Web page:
Enrile cites mining-industry potentials

SENATE President Juan Ponce Enrile advised major players in the local mining industry to adopt best practices in their operations to “prevent environmental disasters of catastrophic proportions.”

“Exercise prudence and extreme caution in your mining activities for, if you do otherwise, the environmental and social costs will far outweigh the economic benefits from the mining industry,” Enrile exhorted members of the Chamber of Mines of the Philippines (CMP) in his speech at the 2009 Mining Conference and Exhibition held at the Sofitel Hotel in Pasay City yesterday. The CMP conference runs through September 17.

In turn, Enrile assured the CMP of the Senate leadership’s continuing support for the development of the local mining industry.

“If done properly, mining can bring benefits to the national economy and the people,” he added. “I am one of the believers of the benefits that the mining industry can bring to the economy and to our people, only if mining is done responsibly by applying the best practices.” The Senate chief pointed out, however, that mining operations in some parts of the country have already caused severe environmental damage and brought untold economic and social suffering to the people.

Enrile explained that studies done on the impact of mining on the nation’s economy showed that while there are economic benefits to the local community in terms of employment and revenues, “mining also cause many adverse effects on the economy, environment, and the health and safety of the people.”

These include, he said, the eviction and displacement of people, pollution of rivers and streams, destruction of mangroves and coral reefs, and devastation of agriculture land.

But despite these adverse findings, Enrile remained upbeat that the local mining industry would improve with new investments for as long as responsible practices are implemented.

“With more investments pouring in and with adherence to international mining practices and standards, the mining industry will once again become one of the drivers of the Philippine economy,” he added.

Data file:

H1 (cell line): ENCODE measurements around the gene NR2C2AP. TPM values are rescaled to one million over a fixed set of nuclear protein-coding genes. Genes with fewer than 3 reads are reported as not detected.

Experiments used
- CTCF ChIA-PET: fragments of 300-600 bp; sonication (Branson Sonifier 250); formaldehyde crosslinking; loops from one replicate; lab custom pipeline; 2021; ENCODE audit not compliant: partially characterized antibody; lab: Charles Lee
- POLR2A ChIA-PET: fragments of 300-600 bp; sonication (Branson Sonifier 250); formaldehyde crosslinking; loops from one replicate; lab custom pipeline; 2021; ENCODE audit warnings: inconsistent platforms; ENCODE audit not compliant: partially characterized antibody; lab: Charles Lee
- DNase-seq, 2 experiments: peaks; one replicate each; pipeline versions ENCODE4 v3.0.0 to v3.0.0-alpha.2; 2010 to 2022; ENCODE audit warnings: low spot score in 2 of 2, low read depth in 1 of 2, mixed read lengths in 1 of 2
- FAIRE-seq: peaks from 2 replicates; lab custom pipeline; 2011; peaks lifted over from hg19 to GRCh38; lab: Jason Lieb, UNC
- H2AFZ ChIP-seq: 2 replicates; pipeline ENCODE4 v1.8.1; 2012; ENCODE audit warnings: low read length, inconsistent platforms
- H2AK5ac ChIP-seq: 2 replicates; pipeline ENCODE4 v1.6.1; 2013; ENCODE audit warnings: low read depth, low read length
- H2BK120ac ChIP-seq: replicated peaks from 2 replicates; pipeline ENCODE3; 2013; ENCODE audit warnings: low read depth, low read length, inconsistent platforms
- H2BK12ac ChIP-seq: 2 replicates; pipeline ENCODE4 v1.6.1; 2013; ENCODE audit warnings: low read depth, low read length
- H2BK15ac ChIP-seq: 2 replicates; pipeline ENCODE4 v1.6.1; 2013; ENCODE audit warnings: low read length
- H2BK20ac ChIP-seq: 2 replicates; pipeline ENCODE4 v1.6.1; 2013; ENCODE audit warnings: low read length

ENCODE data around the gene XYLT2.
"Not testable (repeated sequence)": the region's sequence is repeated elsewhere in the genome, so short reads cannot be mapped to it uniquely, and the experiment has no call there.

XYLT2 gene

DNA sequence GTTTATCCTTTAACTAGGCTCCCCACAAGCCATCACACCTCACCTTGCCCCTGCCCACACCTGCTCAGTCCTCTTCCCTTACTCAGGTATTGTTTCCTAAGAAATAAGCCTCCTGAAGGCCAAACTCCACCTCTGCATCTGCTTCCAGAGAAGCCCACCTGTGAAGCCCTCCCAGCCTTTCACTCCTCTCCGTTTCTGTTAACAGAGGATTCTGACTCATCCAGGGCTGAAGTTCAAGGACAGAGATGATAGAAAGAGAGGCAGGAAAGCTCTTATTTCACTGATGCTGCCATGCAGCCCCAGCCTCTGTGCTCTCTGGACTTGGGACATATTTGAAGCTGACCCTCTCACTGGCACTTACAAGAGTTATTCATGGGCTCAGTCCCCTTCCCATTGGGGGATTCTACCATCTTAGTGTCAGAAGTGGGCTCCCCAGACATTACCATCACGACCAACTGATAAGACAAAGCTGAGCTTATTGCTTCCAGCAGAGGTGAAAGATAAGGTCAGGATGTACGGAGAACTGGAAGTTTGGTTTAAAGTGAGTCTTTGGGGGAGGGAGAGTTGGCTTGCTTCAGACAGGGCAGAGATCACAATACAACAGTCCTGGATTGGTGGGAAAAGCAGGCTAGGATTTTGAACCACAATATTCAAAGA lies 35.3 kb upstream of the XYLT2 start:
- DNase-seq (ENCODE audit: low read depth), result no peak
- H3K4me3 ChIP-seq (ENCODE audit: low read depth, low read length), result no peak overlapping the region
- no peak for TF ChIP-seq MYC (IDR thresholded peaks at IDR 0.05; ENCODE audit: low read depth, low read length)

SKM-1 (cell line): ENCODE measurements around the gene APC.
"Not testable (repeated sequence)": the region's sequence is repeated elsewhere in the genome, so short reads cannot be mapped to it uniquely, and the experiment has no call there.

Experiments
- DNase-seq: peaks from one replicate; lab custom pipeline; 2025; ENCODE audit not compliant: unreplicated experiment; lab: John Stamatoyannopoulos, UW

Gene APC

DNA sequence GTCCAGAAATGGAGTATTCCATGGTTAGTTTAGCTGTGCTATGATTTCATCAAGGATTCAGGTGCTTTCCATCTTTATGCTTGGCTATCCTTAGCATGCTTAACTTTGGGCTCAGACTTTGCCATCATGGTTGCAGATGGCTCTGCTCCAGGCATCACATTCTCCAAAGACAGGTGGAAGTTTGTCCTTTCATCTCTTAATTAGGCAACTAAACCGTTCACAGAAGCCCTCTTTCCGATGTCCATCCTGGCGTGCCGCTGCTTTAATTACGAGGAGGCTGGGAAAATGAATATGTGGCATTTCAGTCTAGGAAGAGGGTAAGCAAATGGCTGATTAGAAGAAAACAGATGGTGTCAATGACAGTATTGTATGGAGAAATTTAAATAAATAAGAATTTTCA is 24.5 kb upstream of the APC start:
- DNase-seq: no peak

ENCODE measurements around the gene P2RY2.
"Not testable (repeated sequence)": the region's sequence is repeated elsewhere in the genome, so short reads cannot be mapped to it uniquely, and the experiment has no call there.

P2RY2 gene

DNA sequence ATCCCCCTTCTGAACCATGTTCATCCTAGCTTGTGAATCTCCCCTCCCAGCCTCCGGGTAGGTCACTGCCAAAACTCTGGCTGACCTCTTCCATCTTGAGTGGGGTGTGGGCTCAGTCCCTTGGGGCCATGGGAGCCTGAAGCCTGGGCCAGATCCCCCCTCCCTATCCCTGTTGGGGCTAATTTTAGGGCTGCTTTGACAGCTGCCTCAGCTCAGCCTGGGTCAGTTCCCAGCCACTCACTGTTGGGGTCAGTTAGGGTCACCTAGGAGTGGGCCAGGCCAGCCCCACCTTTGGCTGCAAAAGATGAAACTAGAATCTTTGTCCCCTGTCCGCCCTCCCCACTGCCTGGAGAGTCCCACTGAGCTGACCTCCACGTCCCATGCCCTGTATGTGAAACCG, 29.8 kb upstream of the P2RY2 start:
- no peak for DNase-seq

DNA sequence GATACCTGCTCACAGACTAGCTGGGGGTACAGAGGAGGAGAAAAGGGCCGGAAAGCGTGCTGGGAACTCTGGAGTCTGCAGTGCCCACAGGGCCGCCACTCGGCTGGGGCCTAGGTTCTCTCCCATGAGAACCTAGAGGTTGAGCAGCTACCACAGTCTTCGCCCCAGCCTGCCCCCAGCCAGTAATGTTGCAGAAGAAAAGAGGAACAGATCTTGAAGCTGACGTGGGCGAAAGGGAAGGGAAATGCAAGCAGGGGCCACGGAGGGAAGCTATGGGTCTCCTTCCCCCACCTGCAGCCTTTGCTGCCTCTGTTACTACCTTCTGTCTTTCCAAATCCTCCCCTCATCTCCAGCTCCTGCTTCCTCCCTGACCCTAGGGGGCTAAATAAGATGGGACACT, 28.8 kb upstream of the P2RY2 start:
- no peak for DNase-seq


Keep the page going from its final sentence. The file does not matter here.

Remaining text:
Enrile expounded on the economic benefits of mining activities to the local community in terms of employment and revenues which, he said, far outweigh the adverse effects on the economy, environment, and the health and safety of the people.

Noting that the Philippines is geographically situated along the so-called Rim of Fire, he said the country is well endowed with mineral deposits such as copper, chromate, nickel, silver, gold, gypsum, coal, marble and phosphate.

“Today, the Philippines is considered as one of the richest sources of minerals worldwide, with untapped mineral wealth estimated at more than $840 billion,” he said.

During the 1970s, when the Philippine mining industry was at its peak, Enrile recalled that “the country back then was ranked among the 10 leading gold and copper producers in the world. But a confluence of events led to its decline in the latter part of the 20th century.”

Enrile acknowledged, however, that in 2004, “hopes were raised for a resurgence of the industry after the Supreme Court upheld the constitutionality of the Mining Act of 1995.”

“Despite the various opposing opinions on this law, it has been widely viewed as a mechanism that will make the mining industry one of the drivers of economic growth,” he added.